There were no permanent residents on the Senkakus until modern times, meaning that it was terra nullius (land belonging to no nation) under international law. However, it does appear that the seas surrounding the islands were known as fishing grounds to the fishermen of the East China Sea before then, and both the Japanese name of the main island, “Uotsuri,” and the Chinese name for the island group, “Diaoyu,” use terms meaning “fishing.”
From 1885 on, Japan conducted repeated surveys to establish that the Senkaku Islands were in fact terra nullius and, in line with the proper rules for taking possession of territory under international law, formally incorporated the Senkakus into its territory in January 1895. The Treaty of Shimonoseki, which concluded the Sino-Japanese War of 1894–95 with the ceding to Japan by Qing China of Taiwan and the Penghu Islands (Pescadores), was signed in April of that year, but the Senkakus were not mentioned in the treaty.
After the islands became Japanese territory in 1895, the government granted a 30-year lease for the islands of Uotsuri, Kuba, Kitakojima, and Minamikojima to Koga Tatsushirō, a businessman born in Fukuoka Prefecture and living in Okinawa. Koga built a katsuobushi (dried bonito flake) plant and other buildings, and there were people living on the islands until 1940, after which they again became uninhabited.
Postwar US administration
In the Cairo Declaration of December 1943, the leaders of Britain, the United States, and China set forth their intentions “that Japan shall be stripped of all the islands in the Pacific which she has seized or occupied since the beginning of the first World War in 1914, and that all the territories Japan has stolen from the Chinese, such as Manchuria, Formosa, and the Pescadores, shall be restored to the Republic of China.” This stance was carried over to the Potsdam Declaration of 1945, which Japan accepted the terms of, relinquishing its rights to territories including Taiwan (Formosa) and Korea, when it surrendered to the Allied forces at the end of World War II.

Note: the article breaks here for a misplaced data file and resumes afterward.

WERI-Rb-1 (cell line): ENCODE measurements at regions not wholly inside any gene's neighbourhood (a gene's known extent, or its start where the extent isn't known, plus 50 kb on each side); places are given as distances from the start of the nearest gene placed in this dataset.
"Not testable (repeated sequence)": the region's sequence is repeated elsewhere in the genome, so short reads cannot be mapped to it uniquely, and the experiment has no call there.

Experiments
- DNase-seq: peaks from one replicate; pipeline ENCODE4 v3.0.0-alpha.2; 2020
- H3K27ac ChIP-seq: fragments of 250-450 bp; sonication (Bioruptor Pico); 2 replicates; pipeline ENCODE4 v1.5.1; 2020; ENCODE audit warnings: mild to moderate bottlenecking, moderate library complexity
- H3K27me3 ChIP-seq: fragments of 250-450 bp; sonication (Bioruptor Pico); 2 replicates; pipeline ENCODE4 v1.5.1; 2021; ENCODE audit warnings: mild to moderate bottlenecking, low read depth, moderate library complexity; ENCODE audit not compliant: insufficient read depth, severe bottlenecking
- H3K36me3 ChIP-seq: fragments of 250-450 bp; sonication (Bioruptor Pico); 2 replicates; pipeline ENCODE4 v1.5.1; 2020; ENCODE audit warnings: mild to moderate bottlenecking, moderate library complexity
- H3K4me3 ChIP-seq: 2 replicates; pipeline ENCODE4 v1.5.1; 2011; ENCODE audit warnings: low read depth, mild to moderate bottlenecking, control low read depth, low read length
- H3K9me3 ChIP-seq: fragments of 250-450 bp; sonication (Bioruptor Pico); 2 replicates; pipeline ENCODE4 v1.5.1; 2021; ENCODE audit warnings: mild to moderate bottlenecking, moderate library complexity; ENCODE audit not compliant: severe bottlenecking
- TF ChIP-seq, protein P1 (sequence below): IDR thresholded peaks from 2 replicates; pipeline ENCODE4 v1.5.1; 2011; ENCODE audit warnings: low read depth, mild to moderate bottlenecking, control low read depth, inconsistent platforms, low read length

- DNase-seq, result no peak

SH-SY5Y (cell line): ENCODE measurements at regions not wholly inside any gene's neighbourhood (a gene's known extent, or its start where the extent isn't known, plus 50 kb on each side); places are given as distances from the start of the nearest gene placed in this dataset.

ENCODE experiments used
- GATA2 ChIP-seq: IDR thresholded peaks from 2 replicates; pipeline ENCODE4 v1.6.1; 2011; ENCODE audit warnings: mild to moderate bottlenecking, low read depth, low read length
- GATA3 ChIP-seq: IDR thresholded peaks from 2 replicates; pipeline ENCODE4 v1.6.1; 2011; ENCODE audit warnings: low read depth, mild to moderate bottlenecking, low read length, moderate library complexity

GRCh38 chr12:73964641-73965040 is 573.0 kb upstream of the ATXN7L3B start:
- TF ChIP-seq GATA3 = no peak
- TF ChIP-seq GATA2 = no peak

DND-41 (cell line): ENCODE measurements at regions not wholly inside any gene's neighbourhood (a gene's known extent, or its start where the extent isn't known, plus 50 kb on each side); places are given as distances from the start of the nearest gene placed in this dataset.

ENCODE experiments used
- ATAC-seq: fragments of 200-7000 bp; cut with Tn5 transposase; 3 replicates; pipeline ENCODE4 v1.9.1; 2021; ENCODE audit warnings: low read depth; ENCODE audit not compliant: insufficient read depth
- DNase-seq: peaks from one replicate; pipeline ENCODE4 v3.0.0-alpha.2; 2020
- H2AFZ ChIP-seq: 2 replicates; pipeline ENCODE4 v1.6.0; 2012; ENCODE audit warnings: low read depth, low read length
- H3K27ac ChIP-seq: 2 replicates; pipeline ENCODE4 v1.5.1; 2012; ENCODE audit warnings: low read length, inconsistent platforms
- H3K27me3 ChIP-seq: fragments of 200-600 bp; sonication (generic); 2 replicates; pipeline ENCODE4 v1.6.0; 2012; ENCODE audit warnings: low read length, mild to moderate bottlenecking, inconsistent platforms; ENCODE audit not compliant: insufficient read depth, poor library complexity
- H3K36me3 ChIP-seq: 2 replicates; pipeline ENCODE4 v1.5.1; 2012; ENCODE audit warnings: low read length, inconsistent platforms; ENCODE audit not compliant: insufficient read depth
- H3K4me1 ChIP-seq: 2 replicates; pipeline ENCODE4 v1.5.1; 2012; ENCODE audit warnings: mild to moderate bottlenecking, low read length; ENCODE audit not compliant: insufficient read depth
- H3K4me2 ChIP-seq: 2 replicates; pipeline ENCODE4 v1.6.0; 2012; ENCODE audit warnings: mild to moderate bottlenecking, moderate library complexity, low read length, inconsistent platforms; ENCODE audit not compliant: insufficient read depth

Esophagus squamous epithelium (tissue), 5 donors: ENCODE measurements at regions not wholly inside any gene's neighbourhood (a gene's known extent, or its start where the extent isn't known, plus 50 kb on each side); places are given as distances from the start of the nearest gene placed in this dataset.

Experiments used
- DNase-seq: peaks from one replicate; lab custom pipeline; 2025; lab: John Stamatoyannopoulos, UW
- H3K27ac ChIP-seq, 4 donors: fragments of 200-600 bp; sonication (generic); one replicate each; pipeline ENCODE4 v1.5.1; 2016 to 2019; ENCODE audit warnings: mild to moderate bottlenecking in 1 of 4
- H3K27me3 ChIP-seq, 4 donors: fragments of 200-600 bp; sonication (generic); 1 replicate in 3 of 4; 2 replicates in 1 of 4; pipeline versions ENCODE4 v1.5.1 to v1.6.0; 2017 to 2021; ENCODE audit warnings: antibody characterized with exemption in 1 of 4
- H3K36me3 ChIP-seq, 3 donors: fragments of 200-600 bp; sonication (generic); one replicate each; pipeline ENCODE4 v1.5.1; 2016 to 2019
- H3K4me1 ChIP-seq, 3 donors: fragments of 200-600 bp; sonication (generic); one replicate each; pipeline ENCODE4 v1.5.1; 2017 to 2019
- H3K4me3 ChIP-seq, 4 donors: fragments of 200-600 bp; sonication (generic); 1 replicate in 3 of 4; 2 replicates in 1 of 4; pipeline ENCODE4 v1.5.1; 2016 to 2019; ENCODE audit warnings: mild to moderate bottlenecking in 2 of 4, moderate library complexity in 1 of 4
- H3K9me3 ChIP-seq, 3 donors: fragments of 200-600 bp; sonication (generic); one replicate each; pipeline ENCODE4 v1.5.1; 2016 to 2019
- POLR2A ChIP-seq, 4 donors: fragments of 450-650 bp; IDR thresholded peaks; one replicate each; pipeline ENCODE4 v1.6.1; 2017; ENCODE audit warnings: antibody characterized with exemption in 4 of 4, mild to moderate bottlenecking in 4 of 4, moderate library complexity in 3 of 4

In the postwar period the United States administered all of Okinawa Prefecture, including the Senkakus, along with the Amami Islands (part of Kagoshima Prefecture) separately from the rest of Japan, continuing to exercise jurisdiction even after occupied Japan regained its independence under the San Francisco Peace Treaty of 1951. As the Senkakus were uninhabited, they were used by the US military as firing and bombing ranges. Nobody felt any doubts that they were Japanese territory, and they were treated as such at the time of Japan’s 1945 surrender and of the 1951 peace treaty. Looking back at documents and materials of the time, we can see that the government of the People’s Republic of China also then accepted that the Senkakus were part of Okinawa. At the very least, we can say that there is no history of the islands ever belonging to China.
Then in November 1969, at a summit between Japanese Prime Minister Satō Eisaku and US President Richard Nixon, it was formally agreed that Okinawa would be returned to Japanese administration, the Amami Islands having previously been returned in 1953. On May 15, 1972, Okinawa was reunited with Japan, and naturally this included the Senkakus. However, around this time an unexpected challenge emerged.